Survival of extremely preterm infants is increasing and invasive fungal infection is an emerging problem in this vulnerable population. Fungal sepsis is associated with higher mortality and worse neurodevelopmental outcome than bacterial sepsis alone. The reported incidence varies widely amongst units, but can be as high as 20% of babies less than 1000g birth weight. Prophylactic antifungal drugs reduce fungal colonisation and infection rates in very low birth weight babies. However to date there is insufficient data to determine the impact on long term outcomes, and there are concerns about widespread use of antifungals because of the potential for toxic side effects and drug resistance. Nystatin, miconazole, fluconazole, and amphotericin B with flucytosine have all been used for antifungal prophylaxis. Of these, only nystatin and fluconazole have been shown to reduce invasive fungal infection in newborns. Recent surveys have shown that clinicians remain in equipoise regarding antifungal prophylaxis. Some centres have attempted to limit exposure to prophylactic fluconazole by selecting babies with additional risk factors for fungal sepsis and they report similar reductions in fungal infection rates. In this review we discuss the potential benefits and risks of fungal prophylaxis in very low birth weight babies.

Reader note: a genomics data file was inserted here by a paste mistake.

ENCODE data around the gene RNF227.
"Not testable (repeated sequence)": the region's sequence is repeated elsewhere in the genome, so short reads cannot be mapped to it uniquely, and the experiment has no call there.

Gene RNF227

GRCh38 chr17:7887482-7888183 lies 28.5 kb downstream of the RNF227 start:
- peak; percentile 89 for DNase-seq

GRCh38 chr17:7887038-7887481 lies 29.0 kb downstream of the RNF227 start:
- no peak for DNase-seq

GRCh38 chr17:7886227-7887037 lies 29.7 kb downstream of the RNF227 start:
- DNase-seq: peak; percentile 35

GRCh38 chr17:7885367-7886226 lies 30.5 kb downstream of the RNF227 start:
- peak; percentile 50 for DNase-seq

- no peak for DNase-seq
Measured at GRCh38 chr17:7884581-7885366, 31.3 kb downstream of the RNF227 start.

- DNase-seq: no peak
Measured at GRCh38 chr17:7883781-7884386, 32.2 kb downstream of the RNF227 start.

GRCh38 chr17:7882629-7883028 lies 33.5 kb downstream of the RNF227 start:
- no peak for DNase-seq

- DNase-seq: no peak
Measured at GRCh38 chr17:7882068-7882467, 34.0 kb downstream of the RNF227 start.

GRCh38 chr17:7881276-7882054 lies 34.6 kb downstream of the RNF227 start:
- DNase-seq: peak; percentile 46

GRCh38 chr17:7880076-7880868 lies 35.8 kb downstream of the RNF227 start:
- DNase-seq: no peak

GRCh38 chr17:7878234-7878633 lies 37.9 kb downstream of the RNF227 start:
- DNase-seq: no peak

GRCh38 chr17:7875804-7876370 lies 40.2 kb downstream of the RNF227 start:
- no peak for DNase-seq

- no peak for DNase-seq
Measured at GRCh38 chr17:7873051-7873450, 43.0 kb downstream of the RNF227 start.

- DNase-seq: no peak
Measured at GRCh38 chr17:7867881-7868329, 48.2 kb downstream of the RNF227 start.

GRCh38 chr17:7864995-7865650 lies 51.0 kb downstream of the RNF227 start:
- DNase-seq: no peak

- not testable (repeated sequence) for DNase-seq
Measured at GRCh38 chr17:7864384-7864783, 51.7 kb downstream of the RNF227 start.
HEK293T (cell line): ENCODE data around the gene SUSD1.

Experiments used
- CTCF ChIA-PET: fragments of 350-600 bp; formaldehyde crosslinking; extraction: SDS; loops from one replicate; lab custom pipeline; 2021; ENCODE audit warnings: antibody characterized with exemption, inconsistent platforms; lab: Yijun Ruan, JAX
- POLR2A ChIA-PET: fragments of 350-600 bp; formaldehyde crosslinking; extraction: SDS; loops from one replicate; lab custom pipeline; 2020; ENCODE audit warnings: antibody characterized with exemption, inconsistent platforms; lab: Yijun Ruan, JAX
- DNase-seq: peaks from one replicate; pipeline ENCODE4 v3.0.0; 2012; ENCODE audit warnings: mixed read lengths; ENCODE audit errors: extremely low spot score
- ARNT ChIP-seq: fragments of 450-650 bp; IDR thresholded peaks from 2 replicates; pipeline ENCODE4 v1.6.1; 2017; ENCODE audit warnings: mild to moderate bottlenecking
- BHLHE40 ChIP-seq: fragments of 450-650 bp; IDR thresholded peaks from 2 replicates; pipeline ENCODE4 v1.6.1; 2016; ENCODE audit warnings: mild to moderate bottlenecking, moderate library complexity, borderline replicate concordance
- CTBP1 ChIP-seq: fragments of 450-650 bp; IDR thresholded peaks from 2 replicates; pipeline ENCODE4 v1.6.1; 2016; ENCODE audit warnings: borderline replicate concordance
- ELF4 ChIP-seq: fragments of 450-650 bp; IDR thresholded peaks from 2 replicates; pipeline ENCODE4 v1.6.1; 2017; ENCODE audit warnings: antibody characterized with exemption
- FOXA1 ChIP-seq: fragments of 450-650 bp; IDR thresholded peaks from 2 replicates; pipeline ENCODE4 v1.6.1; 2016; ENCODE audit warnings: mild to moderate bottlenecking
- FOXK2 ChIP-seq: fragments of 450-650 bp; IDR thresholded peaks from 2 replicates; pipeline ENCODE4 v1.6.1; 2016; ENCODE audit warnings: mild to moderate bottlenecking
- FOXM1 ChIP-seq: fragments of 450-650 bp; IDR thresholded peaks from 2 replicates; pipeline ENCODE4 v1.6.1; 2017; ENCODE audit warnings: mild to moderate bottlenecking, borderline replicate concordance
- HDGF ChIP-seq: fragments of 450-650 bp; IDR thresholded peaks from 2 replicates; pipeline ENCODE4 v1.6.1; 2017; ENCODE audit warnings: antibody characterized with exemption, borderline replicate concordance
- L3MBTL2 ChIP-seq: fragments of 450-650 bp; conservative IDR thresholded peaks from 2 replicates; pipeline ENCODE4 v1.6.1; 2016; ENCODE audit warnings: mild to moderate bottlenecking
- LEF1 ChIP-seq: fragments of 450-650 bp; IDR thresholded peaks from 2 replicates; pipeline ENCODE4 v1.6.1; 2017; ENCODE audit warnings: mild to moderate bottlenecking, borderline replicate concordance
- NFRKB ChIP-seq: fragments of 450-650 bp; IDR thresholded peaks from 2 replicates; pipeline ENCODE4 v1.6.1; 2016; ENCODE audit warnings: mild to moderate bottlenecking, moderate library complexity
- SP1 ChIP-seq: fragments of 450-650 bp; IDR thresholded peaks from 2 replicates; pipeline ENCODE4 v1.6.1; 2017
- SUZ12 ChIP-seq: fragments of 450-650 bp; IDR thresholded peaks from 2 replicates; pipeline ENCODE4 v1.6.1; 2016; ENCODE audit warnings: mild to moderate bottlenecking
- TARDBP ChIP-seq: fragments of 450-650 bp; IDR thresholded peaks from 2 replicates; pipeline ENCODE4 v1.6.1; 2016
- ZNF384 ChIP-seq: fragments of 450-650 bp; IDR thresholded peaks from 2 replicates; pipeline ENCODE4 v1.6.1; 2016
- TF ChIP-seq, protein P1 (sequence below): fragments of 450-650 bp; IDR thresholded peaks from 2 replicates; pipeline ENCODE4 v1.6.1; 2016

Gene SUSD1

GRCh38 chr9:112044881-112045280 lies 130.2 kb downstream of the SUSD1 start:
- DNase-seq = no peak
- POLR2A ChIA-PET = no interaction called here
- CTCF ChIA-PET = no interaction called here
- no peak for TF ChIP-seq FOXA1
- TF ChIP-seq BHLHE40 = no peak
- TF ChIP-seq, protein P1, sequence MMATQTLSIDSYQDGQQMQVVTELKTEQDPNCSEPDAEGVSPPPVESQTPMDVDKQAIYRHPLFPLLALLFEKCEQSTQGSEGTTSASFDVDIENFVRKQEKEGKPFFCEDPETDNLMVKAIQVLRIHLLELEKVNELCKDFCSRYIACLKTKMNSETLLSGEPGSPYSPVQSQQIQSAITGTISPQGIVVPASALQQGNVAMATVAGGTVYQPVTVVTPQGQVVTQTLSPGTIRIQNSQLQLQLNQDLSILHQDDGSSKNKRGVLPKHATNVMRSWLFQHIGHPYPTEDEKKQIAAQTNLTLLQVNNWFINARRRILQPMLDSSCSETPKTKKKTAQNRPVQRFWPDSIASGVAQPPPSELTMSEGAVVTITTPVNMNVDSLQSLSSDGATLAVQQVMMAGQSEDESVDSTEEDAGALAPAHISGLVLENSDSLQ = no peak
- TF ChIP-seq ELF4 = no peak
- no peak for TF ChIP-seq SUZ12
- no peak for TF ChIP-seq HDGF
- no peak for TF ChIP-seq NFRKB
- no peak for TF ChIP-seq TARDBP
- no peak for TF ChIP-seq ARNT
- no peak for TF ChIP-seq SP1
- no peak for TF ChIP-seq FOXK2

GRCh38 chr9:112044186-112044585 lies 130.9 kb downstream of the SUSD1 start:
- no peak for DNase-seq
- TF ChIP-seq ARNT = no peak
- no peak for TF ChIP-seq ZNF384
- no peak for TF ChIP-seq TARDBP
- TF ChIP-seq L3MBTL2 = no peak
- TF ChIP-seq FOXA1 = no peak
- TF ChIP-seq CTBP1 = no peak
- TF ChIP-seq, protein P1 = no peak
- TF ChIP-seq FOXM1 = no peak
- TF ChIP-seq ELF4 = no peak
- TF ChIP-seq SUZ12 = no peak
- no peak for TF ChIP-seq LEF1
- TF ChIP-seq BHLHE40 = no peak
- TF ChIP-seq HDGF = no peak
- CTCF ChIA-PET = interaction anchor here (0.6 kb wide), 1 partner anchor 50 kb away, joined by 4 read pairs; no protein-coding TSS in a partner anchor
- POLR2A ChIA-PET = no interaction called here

Keywords: Antifungal prophylaxis, invasive fungal infection, extremely low birth weight, very low birth weight, fluconazole, nystatin, Preterm Infant, Candida spp, Candida glabrata, Candida albicans, necrotising enterocolitis, hepatoxicity, cholestasis, azole group, Amphotericin B, Candid Cryptococcus neoformans, Aspergillus, zygomycetes, Flucytosine, echinocandins, caspofungin acetate, micafungin sodium, endotracheal tube, intravascular catheter handling, endotracheal intubation, rationalisation
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